Can I delegate the dispensing of PCFO to clinic staff members or assistants?

No. PCFO must be dispensed by a Member. Best practice requires that the PCFO is both prescribed and dispensed by the same Member; however, another designated Member may dispense the PCFO to the patient.

I performed a PCFO assessment on a patient. They are now requesting a copy of their prescription to take elsewhere. Do I need to provide it to them?

Before proceeding with any assessment or treatment, Members need to begin with a conversation with their patient explaining the assessment and treatment plan, and obtaining appropriate consent from the patient. As always, such discussions with the patient should be properly documented in the patient’s records. In the case of orthotic management, patients need to understand from the outset that Members are unable, in accordance with the College’s standards, to merely provide an orthotic prescription. In particular, Members need to explain they have a professional obligation to provide comprehensive care to the patient, and that includes conducting a thorough assessment, dispensing of the orthotics, and providing follow-up management.

In accordance with section 18 of Ontario Regulation 203/94 (and other legislation requirements), Members are required to provide a patient with access to or a copy of the patient’s records as provided for in the regulation. This does not entitle a patient to an original prescription for orthotics to take elsewhere.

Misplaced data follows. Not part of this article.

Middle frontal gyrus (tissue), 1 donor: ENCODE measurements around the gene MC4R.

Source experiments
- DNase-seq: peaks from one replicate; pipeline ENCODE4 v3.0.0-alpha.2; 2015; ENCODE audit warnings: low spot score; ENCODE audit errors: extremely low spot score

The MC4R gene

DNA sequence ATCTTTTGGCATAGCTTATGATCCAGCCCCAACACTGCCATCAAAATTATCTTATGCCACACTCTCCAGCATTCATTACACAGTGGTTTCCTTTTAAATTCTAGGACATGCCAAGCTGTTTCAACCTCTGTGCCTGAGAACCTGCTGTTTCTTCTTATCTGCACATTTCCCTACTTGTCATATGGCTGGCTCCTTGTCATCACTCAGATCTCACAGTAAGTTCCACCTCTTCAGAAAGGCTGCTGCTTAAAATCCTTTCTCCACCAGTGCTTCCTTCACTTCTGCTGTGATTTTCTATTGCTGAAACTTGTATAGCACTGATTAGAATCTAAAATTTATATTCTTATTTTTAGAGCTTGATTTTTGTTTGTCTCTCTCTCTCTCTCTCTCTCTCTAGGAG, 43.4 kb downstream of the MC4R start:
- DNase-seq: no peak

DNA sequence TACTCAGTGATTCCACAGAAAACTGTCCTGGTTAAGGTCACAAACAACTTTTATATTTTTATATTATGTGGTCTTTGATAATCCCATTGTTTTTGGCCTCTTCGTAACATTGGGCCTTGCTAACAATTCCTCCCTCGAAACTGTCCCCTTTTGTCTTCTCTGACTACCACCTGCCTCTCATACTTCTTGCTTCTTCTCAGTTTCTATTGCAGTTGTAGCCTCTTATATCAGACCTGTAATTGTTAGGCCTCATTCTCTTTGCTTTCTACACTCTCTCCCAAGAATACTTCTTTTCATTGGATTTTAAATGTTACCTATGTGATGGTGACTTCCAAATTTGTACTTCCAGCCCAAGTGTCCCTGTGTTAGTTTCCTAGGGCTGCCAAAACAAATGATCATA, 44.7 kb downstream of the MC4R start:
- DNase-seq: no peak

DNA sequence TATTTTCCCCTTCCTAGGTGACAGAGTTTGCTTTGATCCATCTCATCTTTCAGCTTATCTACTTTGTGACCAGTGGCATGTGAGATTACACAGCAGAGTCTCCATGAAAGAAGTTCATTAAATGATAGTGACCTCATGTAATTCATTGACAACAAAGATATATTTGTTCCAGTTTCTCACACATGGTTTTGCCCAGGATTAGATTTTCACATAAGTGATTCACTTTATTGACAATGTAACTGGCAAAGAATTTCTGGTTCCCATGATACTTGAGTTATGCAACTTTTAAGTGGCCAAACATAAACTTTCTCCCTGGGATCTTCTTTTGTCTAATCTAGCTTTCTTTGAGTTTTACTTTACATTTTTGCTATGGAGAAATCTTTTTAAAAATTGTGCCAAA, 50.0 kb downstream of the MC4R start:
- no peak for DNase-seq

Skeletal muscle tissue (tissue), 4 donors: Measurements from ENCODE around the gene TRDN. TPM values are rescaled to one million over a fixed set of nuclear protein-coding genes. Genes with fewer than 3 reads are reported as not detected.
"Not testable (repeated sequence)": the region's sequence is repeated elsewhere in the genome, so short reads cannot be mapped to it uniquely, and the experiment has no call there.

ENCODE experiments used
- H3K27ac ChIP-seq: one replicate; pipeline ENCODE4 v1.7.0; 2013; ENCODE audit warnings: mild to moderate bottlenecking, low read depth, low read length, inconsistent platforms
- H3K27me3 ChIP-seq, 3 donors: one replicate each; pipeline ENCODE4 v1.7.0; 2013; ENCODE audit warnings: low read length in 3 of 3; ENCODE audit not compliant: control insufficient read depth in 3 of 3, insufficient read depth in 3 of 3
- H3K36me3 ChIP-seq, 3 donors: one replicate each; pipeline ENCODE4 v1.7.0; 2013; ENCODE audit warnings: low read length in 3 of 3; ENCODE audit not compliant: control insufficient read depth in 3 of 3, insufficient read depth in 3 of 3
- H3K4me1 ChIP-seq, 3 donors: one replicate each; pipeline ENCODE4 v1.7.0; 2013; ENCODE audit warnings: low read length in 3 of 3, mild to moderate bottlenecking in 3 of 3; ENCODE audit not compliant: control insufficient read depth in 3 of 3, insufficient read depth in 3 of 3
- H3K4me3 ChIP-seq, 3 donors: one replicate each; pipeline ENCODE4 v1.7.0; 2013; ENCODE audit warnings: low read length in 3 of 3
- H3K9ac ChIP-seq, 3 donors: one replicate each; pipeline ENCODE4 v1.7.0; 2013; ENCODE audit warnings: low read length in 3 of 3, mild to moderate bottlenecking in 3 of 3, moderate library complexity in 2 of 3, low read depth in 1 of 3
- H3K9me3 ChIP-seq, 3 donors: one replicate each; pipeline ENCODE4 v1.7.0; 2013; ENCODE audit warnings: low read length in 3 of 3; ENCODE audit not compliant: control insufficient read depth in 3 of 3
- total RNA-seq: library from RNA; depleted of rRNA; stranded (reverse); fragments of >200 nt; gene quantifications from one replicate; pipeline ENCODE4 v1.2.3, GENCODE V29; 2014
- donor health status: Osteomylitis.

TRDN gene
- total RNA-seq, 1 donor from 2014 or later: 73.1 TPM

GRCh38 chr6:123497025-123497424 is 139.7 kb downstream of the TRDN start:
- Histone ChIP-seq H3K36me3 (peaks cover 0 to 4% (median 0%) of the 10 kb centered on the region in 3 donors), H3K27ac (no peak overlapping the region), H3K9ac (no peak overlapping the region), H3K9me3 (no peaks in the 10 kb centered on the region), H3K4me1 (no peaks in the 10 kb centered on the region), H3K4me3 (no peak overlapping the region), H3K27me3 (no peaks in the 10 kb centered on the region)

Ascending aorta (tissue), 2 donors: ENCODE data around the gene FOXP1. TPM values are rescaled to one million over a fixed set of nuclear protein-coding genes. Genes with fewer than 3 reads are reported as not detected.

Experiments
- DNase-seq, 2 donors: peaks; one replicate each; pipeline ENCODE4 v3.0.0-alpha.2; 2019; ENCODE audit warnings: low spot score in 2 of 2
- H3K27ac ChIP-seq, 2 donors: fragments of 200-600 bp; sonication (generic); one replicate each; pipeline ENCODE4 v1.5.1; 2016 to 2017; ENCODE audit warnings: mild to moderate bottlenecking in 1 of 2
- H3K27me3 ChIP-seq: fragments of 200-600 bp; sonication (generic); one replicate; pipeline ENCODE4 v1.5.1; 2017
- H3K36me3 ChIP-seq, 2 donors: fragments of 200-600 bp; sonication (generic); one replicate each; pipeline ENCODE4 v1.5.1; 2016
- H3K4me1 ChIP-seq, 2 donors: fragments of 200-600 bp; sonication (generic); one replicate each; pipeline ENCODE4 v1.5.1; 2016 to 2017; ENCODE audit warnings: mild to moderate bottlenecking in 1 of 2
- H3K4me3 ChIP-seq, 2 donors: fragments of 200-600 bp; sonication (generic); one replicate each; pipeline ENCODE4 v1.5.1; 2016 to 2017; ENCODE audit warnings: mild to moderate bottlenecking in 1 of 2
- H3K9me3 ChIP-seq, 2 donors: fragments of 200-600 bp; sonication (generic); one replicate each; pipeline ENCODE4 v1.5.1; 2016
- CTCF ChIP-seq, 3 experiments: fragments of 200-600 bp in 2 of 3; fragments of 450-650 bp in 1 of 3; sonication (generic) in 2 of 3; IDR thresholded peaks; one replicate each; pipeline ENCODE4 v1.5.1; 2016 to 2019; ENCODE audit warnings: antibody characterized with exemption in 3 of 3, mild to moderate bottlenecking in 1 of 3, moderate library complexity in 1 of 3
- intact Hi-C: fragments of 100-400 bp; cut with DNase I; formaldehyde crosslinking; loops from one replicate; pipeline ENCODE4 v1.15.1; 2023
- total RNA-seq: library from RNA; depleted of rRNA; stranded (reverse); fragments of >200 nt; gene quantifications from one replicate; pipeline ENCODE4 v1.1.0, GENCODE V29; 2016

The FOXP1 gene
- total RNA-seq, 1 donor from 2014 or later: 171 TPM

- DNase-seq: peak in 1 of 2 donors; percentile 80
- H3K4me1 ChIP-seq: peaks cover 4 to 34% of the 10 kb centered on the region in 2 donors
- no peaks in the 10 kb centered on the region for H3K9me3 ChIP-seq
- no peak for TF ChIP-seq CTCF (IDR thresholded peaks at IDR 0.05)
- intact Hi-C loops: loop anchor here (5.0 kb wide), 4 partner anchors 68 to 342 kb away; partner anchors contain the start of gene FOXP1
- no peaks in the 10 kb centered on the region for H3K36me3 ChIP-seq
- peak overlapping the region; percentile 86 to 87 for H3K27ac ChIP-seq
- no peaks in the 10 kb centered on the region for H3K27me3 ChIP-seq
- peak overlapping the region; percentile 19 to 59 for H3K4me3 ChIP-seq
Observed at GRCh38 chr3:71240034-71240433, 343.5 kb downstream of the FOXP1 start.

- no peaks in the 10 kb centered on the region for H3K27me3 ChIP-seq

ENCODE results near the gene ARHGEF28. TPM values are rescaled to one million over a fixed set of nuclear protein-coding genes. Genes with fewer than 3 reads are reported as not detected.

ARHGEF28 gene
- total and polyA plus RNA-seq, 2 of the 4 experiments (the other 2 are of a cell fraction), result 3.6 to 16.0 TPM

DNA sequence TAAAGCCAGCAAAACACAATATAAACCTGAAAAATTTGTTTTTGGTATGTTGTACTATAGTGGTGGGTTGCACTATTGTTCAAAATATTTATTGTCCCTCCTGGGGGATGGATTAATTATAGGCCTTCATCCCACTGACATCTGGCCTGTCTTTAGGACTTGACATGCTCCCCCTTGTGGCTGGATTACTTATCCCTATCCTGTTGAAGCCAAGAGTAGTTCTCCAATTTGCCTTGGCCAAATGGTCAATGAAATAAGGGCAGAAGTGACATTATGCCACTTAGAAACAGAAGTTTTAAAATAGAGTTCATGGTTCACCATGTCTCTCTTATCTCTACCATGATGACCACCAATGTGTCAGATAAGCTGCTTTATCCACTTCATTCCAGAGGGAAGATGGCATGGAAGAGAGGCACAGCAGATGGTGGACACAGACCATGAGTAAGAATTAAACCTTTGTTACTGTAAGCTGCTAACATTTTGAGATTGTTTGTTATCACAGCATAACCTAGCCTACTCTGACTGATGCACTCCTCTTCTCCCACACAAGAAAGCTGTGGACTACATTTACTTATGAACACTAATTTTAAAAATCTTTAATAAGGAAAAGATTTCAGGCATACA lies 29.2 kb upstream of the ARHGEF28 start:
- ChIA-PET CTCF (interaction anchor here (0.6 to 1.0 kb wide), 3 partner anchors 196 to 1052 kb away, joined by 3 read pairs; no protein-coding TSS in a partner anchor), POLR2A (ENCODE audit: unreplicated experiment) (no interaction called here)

According to the PCFO Standard, the orthotic prescription is defined as the set of instructions intended for the orthotic laboratory that very specifically outlines the parameters of design, composition and fabrication of the orthotic. If the orthotic prescription is already part of a patient’s record, then access to or a copy of the prescription must be provided to the patient upon request. However, if the orthotic prescription has not been completed at the time of the patient’s request, it is not part of the record and there is no obligation for the Member to provide a prescription. But again, to avoid any misunderstandings, patients need to be advised about the Member’s obligations from the outset – before any assessment is conducted and a prescription is prepared.

I prescribed orthotics to my patient last year in June. It is now July of the following year and they want another pair. Can I just dispense a pair using the same prescription?

No. A new assessment and prescription is required. In appropriate circumstances, a prescribing Member may re-dispense a PCFO to a patient within one year of the original orthotic prescription without the requirement for a full patient assessment.